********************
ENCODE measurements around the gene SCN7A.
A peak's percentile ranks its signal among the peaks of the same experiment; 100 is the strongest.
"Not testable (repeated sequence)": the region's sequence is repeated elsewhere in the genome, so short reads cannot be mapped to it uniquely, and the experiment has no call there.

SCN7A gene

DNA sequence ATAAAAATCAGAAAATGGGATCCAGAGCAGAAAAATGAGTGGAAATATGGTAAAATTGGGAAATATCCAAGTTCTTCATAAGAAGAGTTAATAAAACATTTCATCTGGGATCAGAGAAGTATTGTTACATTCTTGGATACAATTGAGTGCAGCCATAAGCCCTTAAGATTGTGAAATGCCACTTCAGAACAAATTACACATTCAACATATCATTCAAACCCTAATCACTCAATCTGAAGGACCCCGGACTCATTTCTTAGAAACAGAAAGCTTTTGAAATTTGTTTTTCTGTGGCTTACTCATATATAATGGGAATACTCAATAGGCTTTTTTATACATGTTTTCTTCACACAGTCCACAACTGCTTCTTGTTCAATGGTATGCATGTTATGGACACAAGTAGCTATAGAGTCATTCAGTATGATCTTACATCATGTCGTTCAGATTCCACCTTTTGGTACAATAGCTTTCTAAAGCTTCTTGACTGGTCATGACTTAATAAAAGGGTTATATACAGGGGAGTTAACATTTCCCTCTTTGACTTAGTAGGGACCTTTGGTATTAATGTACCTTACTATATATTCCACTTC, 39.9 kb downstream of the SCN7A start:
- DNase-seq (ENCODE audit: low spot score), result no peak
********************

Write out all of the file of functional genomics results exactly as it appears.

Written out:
ENCODE measurements around the gene SCN7A.
A peak's percentile ranks its signal among the peaks of the same experiment; 100 is the strongest.
"Not testable (repeated sequence)": the region's sequence is repeated elsewhere in the genome, so short reads cannot be mapped to it uniquely, and the experiment has no call there.

SCN7A gene

DNA sequence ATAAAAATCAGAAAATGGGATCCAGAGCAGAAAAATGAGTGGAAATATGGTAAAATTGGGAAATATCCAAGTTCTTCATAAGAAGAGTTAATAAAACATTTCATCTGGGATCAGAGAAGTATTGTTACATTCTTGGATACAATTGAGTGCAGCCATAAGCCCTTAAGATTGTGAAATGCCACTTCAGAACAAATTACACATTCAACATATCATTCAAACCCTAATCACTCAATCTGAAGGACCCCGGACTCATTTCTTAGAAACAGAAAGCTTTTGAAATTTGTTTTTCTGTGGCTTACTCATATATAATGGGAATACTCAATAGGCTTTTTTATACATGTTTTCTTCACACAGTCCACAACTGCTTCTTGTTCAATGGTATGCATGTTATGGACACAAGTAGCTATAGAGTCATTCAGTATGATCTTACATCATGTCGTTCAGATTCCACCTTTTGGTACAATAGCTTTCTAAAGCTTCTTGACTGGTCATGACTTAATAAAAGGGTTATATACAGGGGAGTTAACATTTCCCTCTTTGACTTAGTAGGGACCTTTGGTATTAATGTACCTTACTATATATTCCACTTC, 39.9 kb downstream of the SCN7A start:
- DNase-seq (ENCODE audit: low spot score), result no peak